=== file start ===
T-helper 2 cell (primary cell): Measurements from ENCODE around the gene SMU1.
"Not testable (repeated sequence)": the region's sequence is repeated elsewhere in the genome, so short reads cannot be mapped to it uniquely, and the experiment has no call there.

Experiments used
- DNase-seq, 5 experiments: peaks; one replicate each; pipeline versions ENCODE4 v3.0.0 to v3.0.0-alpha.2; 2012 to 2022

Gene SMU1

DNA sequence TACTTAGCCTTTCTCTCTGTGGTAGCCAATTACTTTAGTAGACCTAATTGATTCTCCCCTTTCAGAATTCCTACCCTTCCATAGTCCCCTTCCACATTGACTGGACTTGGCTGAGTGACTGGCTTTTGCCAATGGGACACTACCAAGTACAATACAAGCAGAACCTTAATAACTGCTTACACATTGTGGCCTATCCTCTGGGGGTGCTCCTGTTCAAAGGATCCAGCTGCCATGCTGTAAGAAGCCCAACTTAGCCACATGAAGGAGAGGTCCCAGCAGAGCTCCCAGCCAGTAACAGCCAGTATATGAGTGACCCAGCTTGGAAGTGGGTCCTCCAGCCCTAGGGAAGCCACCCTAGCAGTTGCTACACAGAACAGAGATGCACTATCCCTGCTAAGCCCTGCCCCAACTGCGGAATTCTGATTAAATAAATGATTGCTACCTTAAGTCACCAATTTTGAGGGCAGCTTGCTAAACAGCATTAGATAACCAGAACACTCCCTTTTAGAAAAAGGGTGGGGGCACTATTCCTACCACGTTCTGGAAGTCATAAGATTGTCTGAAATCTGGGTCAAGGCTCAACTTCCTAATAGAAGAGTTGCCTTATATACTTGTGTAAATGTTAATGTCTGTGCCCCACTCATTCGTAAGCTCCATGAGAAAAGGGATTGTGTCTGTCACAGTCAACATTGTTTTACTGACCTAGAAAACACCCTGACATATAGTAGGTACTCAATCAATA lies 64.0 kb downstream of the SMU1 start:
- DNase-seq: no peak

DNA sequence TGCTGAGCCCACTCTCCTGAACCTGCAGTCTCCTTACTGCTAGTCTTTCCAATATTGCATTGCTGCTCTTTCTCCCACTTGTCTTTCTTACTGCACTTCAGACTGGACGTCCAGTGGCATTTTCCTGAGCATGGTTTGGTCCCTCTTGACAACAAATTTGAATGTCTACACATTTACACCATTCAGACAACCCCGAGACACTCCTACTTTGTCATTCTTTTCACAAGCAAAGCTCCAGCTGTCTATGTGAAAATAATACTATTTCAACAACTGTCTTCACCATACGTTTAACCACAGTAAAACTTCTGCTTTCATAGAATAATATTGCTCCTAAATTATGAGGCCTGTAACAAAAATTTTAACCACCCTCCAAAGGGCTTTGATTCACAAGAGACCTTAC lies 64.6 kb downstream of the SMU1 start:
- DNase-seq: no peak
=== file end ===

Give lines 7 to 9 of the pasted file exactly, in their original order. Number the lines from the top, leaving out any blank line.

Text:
- DNase-seq: no peak

DNA sequence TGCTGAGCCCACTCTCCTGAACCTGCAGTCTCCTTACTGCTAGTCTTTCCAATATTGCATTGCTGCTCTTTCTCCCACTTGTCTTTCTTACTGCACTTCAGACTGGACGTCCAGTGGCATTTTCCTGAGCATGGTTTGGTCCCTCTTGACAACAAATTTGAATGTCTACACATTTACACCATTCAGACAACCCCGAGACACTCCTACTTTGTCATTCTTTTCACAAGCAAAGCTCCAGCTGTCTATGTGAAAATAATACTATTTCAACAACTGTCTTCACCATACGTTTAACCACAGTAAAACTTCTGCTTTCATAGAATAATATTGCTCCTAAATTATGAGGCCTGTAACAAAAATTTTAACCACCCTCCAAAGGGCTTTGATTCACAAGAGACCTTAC lies 64.6 kb downstream of the SMU1 start:
- DNase-seq: no peak